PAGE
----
A New Entente in the Eastern Mediterranean Offers a Counterweight to an Aggressive Turkey and an Officious Europe

When fires raged across central Israel last month, Greece, Croatia, Italy, Egypt, and Cyprus all sent firefighting aircraft to help put out the flames; even the Palestinian Authority (PA) sent its firefighters to pitch in. In January, Cyprus, Greece, Israel, Italy, Jordan, Egypt, and the PA formed an official consortium to cooperate in the extracting and exporting natural gas. These economic and civilian relationships also have diplomatic and military parallels, in the form of regular meetings and even joint military exercises. Taking stock of these developments, Eran Lerman highlights the shared goals of the emerging eastern Mediterranean alliance:

The [recent] IDF deployments to Cyprus, albeit scheduled long in advance, took place in the wake of the latest provocative acts by Turkey—prospecting in the Cypriot exclusive economic zone. This is but part of a pattern [of Ankara’s aggression against its local enemies]. Recep Tayyip Erdogan has repeatedly lashed out at Israel. His agents are trying to stir trouble in Jerusalem. He speaks of re-opening discussion of the demarcation of the Greek border in the Aegean. Turkey has meddled in Libya, supporting the Sarraj government in Tripoli, associated with the Muslim Brotherhood. The Turkish military now has bases in Qatar and Sudan. . . .

For Israel as well as for Sisi’s Egypt, their [respective] tripartite dialogues [with Athens and Nicosia] are also a useful check against problematic winds blowing from Brussels. Since high-level policy decisions in the European system require a general consensus, a close alliance with two members of the EU (or more, if Italy is to be counted) is an important guarantee for both countries against those who seek to impose their own perceptions on the complexities of the Egyptian domestic situation, or on the Israel-Palestinian struggle.

To all of this one might add aspects of cultural affinity, which is being brought into focus this week at the Méditerranée festival in Israel’s port city of Ashdod, bringing performers from Morocco, Greece, and places in-between. The renewed interest in Israel in the legacy of [the Egyptian-born Israeli novelist and journalist] Jaqueline Kahanoff, who sought to elevate the “Levantine” identity into a possible template for Israel’s future, bridging east and west, is another indicator.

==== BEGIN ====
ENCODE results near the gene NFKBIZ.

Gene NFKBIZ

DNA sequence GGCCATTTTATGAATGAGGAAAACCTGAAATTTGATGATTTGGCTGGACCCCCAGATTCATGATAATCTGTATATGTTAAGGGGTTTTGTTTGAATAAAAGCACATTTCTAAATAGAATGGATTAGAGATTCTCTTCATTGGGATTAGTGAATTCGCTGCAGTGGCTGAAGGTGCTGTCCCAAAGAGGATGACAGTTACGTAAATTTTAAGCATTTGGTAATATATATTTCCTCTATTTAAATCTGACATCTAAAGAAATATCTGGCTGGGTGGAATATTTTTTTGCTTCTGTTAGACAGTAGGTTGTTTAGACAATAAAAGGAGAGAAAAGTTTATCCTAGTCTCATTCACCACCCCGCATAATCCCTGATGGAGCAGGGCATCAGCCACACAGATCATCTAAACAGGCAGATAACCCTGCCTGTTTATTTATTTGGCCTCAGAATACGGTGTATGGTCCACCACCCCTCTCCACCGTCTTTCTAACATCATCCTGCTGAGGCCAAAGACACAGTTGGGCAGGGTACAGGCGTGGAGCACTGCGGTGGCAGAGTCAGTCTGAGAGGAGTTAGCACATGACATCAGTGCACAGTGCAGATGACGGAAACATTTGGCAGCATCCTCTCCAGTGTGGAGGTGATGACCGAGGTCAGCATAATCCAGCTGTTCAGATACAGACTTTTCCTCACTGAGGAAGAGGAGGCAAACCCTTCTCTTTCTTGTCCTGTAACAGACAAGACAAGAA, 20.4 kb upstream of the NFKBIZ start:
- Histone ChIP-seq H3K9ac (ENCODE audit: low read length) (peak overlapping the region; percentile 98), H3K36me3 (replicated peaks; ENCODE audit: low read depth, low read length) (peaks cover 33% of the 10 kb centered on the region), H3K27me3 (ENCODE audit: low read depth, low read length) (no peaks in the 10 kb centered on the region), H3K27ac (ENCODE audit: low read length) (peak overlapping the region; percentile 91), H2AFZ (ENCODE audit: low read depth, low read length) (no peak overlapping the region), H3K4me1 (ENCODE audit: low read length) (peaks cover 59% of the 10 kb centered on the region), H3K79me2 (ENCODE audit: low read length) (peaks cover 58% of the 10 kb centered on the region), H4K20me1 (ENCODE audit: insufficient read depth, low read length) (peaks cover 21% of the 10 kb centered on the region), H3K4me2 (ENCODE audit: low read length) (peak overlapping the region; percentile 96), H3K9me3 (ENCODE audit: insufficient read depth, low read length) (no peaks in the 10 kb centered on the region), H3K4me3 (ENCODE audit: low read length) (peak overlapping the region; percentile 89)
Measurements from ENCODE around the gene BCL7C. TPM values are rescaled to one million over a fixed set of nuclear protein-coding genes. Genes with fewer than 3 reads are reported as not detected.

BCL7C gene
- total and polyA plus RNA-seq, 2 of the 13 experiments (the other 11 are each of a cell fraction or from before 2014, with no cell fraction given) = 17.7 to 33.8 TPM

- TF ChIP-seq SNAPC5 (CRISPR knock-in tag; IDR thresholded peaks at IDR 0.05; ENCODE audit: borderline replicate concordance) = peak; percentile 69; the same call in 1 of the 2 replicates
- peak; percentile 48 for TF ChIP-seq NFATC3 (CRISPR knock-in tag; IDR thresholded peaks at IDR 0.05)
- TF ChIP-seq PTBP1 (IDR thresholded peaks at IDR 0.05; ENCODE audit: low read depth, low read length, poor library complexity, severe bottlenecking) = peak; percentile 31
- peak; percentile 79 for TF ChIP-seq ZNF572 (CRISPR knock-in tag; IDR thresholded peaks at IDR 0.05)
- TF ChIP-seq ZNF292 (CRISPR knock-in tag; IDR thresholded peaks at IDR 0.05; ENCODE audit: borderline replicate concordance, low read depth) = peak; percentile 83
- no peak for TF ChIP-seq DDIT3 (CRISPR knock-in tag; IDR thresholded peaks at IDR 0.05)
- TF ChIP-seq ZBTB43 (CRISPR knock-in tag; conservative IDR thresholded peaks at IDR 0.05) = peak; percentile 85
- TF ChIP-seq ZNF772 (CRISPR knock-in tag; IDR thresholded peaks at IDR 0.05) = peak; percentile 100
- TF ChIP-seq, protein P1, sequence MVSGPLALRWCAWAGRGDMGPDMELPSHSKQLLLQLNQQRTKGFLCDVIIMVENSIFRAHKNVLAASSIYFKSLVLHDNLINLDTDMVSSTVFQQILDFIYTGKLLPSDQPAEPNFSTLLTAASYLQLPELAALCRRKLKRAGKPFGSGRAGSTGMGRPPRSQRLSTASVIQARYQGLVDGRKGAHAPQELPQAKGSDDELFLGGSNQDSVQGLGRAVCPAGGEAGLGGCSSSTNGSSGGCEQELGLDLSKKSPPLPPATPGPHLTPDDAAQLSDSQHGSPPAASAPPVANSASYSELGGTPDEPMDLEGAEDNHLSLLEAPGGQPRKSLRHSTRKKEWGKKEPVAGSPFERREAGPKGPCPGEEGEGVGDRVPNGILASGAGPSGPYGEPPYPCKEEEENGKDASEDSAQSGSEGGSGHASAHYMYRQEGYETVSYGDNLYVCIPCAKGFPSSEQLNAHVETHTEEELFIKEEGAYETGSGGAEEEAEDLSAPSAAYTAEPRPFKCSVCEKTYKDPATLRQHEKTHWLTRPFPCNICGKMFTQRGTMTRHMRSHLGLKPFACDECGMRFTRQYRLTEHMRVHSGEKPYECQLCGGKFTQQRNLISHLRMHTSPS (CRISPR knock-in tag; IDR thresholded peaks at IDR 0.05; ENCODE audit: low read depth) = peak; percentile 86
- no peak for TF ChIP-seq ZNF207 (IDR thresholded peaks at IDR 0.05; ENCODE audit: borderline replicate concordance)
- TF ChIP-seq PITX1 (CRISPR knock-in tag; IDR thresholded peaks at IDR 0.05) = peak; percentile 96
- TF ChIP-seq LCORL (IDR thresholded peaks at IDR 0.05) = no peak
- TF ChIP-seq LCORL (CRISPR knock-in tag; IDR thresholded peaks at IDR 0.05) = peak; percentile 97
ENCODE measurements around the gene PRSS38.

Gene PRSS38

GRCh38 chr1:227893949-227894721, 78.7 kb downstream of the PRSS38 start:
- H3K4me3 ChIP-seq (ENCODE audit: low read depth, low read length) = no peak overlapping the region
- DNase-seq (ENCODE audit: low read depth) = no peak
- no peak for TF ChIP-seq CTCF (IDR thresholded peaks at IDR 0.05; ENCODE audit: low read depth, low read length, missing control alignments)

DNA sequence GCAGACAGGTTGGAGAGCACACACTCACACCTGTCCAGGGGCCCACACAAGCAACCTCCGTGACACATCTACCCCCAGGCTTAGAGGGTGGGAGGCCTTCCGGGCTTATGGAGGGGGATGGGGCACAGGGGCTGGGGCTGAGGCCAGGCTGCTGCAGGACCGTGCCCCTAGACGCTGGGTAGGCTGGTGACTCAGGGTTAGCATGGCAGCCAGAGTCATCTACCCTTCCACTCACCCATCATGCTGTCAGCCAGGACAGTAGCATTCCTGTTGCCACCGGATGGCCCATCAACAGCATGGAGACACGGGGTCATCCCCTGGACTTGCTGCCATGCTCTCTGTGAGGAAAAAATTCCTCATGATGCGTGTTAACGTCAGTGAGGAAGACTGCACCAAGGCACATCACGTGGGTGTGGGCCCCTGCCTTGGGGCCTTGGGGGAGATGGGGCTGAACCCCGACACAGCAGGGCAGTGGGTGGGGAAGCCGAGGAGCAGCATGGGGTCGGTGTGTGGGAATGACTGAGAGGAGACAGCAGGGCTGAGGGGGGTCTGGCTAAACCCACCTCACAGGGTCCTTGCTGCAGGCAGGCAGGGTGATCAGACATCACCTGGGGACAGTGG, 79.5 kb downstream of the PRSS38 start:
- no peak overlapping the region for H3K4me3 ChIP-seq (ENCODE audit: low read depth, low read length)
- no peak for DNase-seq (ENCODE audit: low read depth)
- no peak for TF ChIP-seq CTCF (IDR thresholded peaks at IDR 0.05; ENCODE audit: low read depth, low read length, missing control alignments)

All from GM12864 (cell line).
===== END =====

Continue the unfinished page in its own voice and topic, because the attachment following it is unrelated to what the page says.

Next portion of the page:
Read more at Jerusalem Institute for Strategy and Security

More about: Cyprus, Egypt, Greece, Israel diplomacy, Natural Gas, Turkey

The IDF’s First Investigation of Its Conduct on October 7 Is Out

For several months, the Israel Defense Forces has been investigating its own actions on and preparedness for October 7, with an eye to understanding its failures. The first of what are expected to be many reports stemming from this investigation was released yesterday, and it showed a series of colossal strategic and tactical errors surrounding the battle at Kibbutz Be’eri, writes Emanuel Fabian. The probe, he reports, was led by Maj. Gen. (res.) Mickey Edelstein.

Edelstein and his team—none of whom had any involvement in the events themselves, according to the IDF—spent hundreds of hours investigating the onslaught and battle at Be’eri, reviewing every possible source of information, from residents’ WhatsApp messages to both Israeli and Hamas radio communications, as well as surveillance videos, aerial footage, interviews of survivors and those who fought, plus visits to the scene.

There will be a series of further reports issued this summer.

IDF chief Halevi in a statement issued alongside the probe said that while this was just the first investigation into the onslaught, which does not reflect the entire picture of October 7, it “clearly illustrates the magnitude of the failure and the dimensions of the disaster that befell the residents of the south who protected their families with their bodies for many hours, and the IDF was not there to protect them.” . . .

The IDF hopes to present all battle investigations by the end of August.

The IDF’s probes are strictly limited to its own conduct. For a broader look at what went wrong, Israel will have to wait for a formal state commission of inquiry to be appointed—which happens to be the subject of this month’s featured essay in Mosaic.

Read more at Times of Israel

More about: Gaza War 2023, IDF, Israel & Zionism, October 7